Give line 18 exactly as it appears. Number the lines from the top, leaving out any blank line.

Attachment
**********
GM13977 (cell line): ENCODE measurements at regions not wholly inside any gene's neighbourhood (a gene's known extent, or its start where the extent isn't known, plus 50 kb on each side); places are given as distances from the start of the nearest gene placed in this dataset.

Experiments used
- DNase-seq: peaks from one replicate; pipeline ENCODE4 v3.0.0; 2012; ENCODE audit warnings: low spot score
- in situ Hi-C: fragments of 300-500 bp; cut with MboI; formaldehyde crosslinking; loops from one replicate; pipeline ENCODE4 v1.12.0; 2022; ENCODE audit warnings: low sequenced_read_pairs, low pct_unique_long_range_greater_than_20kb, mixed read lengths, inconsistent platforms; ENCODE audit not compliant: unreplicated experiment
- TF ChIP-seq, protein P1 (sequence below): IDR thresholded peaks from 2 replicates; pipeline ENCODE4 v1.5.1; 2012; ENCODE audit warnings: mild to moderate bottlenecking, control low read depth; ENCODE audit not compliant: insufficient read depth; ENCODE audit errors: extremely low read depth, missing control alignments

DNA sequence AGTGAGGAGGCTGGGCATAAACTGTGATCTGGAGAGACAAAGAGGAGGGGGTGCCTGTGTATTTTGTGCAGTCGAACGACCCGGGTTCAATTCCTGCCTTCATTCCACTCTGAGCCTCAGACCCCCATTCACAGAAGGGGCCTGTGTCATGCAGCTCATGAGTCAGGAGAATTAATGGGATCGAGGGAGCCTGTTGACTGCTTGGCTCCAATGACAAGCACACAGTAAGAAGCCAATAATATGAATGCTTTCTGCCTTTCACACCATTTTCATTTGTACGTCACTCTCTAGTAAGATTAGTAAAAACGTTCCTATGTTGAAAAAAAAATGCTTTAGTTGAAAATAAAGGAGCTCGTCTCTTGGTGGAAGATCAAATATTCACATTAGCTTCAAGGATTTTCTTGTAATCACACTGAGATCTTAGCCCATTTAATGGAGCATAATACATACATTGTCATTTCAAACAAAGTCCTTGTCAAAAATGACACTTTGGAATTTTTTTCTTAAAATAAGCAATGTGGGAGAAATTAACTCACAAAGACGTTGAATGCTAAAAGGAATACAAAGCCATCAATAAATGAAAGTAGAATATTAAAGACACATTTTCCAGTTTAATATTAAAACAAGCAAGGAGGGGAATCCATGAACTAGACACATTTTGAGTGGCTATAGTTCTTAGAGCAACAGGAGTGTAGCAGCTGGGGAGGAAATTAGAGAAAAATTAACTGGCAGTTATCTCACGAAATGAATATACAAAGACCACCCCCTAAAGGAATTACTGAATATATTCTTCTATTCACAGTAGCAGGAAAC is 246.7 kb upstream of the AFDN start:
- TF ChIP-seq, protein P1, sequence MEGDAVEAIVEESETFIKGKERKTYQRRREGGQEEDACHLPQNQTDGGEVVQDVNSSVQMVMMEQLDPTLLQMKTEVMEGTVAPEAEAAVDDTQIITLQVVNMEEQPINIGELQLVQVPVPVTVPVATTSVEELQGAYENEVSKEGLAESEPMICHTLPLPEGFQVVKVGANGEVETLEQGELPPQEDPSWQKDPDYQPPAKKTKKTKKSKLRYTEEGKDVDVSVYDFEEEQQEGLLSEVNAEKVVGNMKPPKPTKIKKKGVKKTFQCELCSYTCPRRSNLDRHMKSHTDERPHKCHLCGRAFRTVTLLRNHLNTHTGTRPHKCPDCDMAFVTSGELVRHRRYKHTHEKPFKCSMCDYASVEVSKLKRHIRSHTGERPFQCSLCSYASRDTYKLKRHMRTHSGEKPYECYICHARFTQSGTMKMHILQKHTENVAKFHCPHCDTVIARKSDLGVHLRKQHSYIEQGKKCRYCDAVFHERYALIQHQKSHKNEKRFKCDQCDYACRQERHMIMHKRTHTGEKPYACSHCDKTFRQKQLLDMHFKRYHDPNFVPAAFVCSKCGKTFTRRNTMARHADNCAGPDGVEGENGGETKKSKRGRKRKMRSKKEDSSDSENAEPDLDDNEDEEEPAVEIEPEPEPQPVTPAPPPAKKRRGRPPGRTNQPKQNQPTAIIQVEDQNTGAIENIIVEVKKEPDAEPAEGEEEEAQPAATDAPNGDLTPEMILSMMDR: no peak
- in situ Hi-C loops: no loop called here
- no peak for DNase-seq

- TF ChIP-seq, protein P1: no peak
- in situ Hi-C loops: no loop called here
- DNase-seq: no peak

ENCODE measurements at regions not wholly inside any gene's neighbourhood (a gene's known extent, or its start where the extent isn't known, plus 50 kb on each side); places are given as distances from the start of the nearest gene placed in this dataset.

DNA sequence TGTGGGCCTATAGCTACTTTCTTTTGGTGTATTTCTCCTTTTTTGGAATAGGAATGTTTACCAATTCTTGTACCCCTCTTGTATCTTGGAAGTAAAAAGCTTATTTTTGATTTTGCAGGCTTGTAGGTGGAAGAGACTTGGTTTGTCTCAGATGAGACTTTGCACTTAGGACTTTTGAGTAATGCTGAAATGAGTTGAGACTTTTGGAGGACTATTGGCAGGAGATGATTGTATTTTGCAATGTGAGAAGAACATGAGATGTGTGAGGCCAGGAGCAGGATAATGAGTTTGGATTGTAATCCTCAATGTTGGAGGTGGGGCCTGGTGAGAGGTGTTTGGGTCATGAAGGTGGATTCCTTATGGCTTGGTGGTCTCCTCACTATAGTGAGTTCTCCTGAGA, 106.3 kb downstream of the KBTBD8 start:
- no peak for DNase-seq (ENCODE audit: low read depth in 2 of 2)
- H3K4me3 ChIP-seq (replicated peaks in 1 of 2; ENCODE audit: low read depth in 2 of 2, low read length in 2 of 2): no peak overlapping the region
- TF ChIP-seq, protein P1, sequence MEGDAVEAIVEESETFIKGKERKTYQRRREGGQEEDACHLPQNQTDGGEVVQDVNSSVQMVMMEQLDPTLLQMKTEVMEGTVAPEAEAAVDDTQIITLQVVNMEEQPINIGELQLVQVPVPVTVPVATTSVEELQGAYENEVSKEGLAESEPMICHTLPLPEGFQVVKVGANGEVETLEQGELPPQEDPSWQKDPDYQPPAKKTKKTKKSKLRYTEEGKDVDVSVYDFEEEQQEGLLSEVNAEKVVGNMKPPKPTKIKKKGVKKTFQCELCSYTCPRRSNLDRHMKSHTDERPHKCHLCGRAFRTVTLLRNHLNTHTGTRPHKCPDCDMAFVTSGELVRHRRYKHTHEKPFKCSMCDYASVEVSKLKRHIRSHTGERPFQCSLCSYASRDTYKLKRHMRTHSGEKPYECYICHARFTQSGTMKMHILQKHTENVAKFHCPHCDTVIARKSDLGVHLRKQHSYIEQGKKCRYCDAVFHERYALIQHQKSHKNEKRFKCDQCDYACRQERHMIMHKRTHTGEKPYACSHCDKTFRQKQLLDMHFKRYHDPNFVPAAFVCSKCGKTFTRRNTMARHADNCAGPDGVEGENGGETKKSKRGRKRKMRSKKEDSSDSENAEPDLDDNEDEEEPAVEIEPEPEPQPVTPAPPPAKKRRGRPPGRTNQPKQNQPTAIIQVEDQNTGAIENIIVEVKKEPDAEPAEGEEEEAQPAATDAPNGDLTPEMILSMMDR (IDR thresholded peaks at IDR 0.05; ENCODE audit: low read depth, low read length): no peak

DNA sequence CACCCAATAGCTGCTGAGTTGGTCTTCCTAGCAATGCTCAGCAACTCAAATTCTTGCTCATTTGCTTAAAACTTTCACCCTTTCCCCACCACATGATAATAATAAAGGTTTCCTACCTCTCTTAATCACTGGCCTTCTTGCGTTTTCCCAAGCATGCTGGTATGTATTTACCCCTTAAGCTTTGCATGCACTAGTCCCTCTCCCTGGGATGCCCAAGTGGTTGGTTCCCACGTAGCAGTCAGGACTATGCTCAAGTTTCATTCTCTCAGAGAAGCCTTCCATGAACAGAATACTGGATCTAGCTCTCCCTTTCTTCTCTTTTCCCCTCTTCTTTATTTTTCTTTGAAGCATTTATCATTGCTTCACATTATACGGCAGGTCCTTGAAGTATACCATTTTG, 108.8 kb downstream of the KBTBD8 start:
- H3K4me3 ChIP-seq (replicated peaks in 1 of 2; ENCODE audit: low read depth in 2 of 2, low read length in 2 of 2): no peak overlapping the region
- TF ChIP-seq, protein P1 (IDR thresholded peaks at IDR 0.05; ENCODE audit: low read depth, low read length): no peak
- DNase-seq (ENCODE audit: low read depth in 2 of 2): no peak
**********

DNA sequence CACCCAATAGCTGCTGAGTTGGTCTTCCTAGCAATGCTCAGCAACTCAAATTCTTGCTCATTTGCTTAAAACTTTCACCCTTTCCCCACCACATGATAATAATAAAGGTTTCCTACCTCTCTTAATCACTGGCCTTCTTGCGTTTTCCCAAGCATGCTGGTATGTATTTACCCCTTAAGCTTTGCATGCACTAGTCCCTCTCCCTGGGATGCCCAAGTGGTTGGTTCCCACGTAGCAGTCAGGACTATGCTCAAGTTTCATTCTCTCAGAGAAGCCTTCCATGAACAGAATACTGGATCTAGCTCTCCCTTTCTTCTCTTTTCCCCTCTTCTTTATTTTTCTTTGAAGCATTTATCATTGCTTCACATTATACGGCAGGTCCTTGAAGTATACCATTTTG, 108.8 kb downstream of the KBTBD8 start: